If you’re relatively new to pickleball you might have noticed players making gestures behind their backs and wondered what that’s all about. Particularly in pro doubles matches, hand signals between partners go a long way towards improving strategy. If you'd like to learn about this gestural lingo and improve your communication and teamwork, read on to learn how to use signaling in pickleball.
Why Use Hand Signals?
Hand signals can accomplish several things to enhance your game play. They provide a way for doubles teams to leverage individual strengths, increase communication and teamwork, and surprise opponents. Signals are used most often by doubles partners who are "stacking", to position a specific player on a specific side of the court, regardless of whose turn it is to return serve. Players will stack for many reasons - to put both forehands in the middle of the court if one is left-handed and the other is right-handed, to take advantage of their individual strengths or their opponents' weaknesses, and to put a specific player opposite a specific opponent.
Pickleball hand signals are executed behind the back or behind the paddle of the partner who is not returning the opponent’s serve, to express where they'll position themselves after the serve is returned. Using a hand signal in this way, partners communicate to each other if they will be switching positions (changing sides of the court) before each return of serve.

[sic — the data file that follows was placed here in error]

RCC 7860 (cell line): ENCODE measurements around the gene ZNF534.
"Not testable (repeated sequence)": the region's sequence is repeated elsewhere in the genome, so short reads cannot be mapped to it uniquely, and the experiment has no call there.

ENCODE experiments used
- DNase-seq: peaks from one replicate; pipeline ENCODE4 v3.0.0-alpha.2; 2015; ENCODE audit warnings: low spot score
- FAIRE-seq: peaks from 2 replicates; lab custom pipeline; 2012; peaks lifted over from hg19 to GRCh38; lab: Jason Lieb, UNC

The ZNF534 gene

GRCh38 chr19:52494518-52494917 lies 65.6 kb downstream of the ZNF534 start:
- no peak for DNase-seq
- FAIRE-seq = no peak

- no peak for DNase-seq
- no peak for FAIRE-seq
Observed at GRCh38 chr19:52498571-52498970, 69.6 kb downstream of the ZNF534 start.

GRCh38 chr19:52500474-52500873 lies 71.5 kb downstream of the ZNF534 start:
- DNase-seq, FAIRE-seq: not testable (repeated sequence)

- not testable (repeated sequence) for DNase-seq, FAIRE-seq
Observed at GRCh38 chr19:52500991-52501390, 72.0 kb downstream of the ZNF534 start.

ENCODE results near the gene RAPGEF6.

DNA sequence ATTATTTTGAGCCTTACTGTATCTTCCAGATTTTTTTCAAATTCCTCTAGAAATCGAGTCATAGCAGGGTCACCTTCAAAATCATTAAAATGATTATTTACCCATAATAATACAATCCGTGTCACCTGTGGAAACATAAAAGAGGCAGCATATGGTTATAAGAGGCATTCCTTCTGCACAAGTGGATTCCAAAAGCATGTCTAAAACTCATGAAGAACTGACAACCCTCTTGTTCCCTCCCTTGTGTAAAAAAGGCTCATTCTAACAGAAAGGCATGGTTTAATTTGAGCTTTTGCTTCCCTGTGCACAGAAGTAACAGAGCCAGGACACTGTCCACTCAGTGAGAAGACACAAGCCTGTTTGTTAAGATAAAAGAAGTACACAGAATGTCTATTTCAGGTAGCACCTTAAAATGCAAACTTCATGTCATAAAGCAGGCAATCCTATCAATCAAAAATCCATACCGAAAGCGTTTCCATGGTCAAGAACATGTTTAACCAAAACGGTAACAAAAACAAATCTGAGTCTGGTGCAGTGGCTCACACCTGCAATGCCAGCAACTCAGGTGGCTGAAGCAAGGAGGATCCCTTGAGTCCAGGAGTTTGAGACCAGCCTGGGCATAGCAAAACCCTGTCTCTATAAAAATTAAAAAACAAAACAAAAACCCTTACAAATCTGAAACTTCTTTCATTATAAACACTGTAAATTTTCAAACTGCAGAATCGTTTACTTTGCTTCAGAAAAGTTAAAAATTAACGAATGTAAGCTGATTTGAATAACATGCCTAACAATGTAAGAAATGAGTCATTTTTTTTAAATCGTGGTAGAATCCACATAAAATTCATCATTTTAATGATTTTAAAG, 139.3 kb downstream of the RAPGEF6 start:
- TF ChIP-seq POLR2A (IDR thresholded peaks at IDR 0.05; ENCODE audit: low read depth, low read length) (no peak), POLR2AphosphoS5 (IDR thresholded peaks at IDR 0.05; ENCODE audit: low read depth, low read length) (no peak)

Signaling gives the non-returning partner an idea of where their partner will place their return of serve, enabling a better set up for the next shot. If the non-returning partner has signaled they are going to switch, for example, their partner’s return of serve would most likely be hit down-the-line vs. cross court, since that is less likely to result in a cross-court third shot (a harder shot for a switching player to reach).
What Are Hand Signals?
The two most common hand signals that pickleball players use are a flat open hand (meaning “switch”) and a closed fist (meaning “stay”). Some players will also use a third signal occasionally, with the index and middle finger spread in a V-shape (meaning “fake”, as in moving as if switching but then quickly moving back to the original side of the court they started on). These signals are made by the partner who is standing just behind the kitchen line (also known as the non-volley zone or NVZ) while their partner is at the baseline getting ready to return their opponent's serve.
Signaling with the fingers spread apart means “switch.” This tells the partner who is about to return the opponent’s serve that they intent to move to the other side of the court as, or right after, their partner returns the serve. When the non-returning player signals to switch, this tells their partner they will need to quickly run to the other side of the court to cover it after returning serve.
Doing a switch in this way can be advantageous if it is putting the partner with the stronger forehand on the side of the court where their forehand will be in the middle. It also creates an element of surprise, because the opponent who is hitting the third shot (the shot right after the return of serve) is now faced with a last minute decision of where to hit the ball; if their intent was to hit the third shot to a specific player and those players have suddenly switched places, it can throw off the opponent's timing and result in a less offensive third shot.